Rare woman at early Disney helped create iconic displays at Walt’s park

HARRIET Burns, the first woman hired to work as a designer for Walt Disney Imagineering, who helped create and build prototypes for such Disneyland attractions as Sleeping Beauty Castle and the Pirates of the Caribbean, has died of heart complications in Los Angeles. She was 79.

Burns joined Disney Studios as a set and prop painter for the Mickey Mouse Club television show in 1955. One of her major contributions was the Mouse Clubhouse that she helped design and build. She arrived at the studio each day wearing a skirt and high-heel shoes to work a lathe, saw and drill press.

During her initial years on the job, Disneyland was under construction. In addition to set designing, Burns got an assignment in the model shop, crafting miniature prototypes of park attractions.

Her department of three model-makers was known as WED Enterprises and later renamed Walt Disney Imagineering, a reference to the imagination and engineering that go into theme park attractions.

Disney included her in several episodes of The Wonderful World of Color, the 1960s television show on which he was the host and presented behind-the-scenes segments about his empire.

One of Burns' first assignments in the model shop was to work on Sleeping Beauty Castle, an attraction that was in place on the park's opening day, July 17, 1955. She later worked on the original Pirates of the Caribbean that opened in 1967, and the Haunted Mansion that opened two years later.

Part of her job was "figure-finishing". She applied face paint and other touches to the costumed mannequins that are part of many Disneyland attractions. Years later, she said that one of her most challenging projects was the exotic birds she helped to craft for the Enchanted Tiki Room that opened in 1963.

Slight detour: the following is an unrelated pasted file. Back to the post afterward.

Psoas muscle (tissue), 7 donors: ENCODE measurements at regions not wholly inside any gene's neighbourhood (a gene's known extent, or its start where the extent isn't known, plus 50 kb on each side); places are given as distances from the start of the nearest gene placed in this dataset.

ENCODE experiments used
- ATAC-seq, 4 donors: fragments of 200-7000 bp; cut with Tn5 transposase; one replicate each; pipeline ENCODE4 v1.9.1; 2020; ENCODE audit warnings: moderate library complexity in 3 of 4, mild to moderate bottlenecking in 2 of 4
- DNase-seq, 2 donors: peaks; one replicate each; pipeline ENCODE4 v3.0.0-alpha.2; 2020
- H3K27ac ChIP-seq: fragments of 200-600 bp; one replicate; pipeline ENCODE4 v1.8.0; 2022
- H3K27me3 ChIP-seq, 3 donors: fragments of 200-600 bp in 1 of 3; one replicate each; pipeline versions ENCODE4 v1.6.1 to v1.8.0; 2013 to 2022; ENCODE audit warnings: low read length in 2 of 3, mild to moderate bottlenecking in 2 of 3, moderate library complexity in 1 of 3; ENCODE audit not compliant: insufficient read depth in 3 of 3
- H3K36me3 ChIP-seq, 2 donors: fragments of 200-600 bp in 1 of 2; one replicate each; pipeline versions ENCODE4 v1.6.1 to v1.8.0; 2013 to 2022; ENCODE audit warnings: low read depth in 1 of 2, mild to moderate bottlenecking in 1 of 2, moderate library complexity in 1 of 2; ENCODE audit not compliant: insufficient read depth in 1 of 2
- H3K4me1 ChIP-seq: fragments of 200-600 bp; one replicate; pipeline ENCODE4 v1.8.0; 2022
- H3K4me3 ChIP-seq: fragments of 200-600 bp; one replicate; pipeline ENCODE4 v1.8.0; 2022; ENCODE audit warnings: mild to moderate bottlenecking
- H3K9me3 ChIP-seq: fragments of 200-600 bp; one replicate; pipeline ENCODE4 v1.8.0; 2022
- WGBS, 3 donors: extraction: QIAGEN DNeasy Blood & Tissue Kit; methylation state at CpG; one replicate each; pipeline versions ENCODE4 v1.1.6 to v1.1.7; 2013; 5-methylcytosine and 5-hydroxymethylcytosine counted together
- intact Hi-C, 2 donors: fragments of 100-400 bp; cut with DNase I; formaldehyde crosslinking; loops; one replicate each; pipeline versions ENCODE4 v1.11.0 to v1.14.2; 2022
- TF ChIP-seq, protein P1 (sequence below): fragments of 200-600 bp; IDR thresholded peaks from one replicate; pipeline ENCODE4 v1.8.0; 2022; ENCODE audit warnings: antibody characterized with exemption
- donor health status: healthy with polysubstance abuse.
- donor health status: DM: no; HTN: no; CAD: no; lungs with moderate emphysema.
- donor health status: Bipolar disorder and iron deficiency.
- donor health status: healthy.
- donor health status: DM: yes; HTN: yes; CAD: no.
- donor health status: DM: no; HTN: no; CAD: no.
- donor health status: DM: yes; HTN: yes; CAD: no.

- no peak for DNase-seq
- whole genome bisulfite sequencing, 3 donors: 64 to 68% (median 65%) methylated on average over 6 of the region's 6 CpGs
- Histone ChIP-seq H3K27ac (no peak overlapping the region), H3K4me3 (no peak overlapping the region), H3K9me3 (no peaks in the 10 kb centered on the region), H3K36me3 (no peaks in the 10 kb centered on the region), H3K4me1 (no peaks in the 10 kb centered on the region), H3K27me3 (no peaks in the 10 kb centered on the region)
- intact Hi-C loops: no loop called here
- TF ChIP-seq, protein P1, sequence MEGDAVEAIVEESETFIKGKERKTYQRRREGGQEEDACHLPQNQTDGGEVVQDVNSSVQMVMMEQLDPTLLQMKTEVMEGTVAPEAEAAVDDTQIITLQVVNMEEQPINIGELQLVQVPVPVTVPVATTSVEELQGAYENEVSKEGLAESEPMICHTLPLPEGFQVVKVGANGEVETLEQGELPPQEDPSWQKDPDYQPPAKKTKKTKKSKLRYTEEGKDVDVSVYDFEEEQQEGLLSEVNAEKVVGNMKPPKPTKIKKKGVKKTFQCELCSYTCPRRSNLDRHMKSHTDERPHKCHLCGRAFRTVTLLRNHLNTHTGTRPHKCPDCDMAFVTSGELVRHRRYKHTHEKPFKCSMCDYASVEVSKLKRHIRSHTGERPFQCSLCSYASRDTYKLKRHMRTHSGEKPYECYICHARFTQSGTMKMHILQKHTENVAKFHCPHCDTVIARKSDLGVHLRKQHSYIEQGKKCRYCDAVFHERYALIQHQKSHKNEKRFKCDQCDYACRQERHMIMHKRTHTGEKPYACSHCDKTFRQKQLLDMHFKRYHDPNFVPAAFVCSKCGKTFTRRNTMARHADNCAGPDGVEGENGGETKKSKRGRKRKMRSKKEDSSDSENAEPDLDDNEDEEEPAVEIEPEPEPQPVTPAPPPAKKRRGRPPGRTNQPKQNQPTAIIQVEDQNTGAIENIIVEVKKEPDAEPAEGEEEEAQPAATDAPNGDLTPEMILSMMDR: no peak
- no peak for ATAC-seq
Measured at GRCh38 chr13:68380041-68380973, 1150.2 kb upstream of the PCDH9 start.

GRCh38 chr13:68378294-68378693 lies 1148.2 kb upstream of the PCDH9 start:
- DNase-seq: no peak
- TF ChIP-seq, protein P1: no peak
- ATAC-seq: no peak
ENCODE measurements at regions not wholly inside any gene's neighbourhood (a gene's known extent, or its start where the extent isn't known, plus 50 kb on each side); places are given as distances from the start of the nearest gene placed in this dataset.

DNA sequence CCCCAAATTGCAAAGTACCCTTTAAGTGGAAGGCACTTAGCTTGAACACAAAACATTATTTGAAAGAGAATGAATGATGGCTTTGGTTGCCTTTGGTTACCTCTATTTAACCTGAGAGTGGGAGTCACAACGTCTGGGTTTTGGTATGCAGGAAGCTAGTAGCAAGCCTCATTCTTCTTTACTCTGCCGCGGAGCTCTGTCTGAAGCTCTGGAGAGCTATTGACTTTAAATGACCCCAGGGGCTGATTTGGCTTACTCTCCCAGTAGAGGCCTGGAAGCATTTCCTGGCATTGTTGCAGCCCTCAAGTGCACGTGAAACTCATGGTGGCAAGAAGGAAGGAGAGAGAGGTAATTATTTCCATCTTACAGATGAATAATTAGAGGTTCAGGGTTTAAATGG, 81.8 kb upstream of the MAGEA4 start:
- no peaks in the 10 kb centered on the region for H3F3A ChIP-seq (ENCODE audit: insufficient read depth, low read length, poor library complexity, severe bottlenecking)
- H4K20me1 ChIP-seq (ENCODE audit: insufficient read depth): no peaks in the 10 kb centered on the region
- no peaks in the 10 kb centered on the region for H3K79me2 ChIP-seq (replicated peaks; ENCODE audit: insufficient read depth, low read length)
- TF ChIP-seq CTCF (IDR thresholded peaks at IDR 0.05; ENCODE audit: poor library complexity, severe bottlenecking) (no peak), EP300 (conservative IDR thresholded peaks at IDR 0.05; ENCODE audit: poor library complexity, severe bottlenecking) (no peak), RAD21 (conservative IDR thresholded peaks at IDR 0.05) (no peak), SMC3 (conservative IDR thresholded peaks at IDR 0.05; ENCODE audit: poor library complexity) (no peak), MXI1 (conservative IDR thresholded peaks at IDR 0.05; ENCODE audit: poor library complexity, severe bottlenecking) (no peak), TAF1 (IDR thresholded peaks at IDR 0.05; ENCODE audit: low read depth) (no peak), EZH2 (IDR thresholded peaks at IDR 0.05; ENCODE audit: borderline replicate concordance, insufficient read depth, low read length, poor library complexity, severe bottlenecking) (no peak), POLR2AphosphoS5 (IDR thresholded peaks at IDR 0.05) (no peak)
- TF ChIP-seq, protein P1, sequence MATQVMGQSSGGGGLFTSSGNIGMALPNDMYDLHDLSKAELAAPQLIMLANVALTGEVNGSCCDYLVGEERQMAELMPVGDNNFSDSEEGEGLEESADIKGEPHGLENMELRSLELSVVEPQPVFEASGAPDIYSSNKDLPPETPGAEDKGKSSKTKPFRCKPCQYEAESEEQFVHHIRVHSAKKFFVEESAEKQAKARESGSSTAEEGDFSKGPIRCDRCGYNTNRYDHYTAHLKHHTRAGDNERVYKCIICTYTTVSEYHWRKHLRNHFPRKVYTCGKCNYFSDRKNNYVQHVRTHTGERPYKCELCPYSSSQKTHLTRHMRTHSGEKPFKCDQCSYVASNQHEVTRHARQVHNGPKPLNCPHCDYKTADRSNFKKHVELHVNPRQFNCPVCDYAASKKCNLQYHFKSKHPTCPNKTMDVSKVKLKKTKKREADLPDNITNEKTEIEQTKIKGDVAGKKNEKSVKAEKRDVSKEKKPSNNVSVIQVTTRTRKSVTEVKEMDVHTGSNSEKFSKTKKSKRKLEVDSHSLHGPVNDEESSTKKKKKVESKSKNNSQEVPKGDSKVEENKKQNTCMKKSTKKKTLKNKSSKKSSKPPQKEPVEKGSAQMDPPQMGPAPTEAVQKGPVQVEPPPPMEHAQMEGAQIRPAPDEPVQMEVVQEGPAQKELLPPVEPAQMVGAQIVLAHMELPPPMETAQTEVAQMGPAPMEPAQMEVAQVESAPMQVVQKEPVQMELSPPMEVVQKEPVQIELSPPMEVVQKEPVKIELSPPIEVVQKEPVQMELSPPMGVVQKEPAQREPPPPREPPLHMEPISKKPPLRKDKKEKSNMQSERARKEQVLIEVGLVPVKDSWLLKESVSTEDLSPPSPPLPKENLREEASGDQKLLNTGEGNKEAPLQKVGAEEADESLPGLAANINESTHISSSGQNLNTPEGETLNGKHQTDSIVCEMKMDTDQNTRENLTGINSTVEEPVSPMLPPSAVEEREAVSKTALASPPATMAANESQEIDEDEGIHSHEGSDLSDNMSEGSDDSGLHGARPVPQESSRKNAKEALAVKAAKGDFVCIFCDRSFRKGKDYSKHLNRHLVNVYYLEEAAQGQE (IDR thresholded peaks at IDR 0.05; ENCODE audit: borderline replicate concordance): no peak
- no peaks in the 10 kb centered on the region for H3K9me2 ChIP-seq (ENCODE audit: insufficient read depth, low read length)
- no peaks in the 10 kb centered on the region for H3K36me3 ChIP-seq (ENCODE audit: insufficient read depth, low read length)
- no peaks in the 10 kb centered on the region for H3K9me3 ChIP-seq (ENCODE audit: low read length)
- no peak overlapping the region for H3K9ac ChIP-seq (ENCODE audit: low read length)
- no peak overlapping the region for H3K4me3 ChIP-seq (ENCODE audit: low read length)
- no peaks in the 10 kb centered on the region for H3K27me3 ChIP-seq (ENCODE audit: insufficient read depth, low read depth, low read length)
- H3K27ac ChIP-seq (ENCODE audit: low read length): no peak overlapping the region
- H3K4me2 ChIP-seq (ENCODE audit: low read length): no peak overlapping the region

"When they breathed out, it would be fine, but when they came back they scrunched. They looked like they had mites," Burns said in a 2005 interview. She worked out the problems and later maintained the birds as they aged.

"Good enough was not for Harriet; it had to be perfect," said Blaine Gibson, a former animator and sculptor at Disney who worked with her.

Burns was also part of the team that created several Disney attractions for the New York World's Fair in 1964, including "Great Moments with Mr Lincoln", which later was installed at Disneyland.

Born Harriet Tapp in San Antonio and reared in Seguin, Texas, she earned her bachelor's degree at Southern Methodist University in Dallas.

She married William Burns, and in 1953 they moved to Los Angeles with their baby daughter. She went to work at Dice Display Industries Co-operative Exchange, making props for television shows and sets for Las Vegas floor shows. She also worked on the Santa's Village theme park that opened in Lake Arrowhead in the mid-1950s. When the company closed, a colleague told Burns Disney was hiring.

"She got the job, and things mushroomed," Burns' daughter, Pam, said of her mother's career. "She liked being around the creative spark, and Walt took her under his wing."

In addition to her daughter Pam Burns-Clair, Burns is survived by two granddaughters, two sisters and numerous nieces, nephews, grandnieces and grandnephews. Her husband died in 1986.


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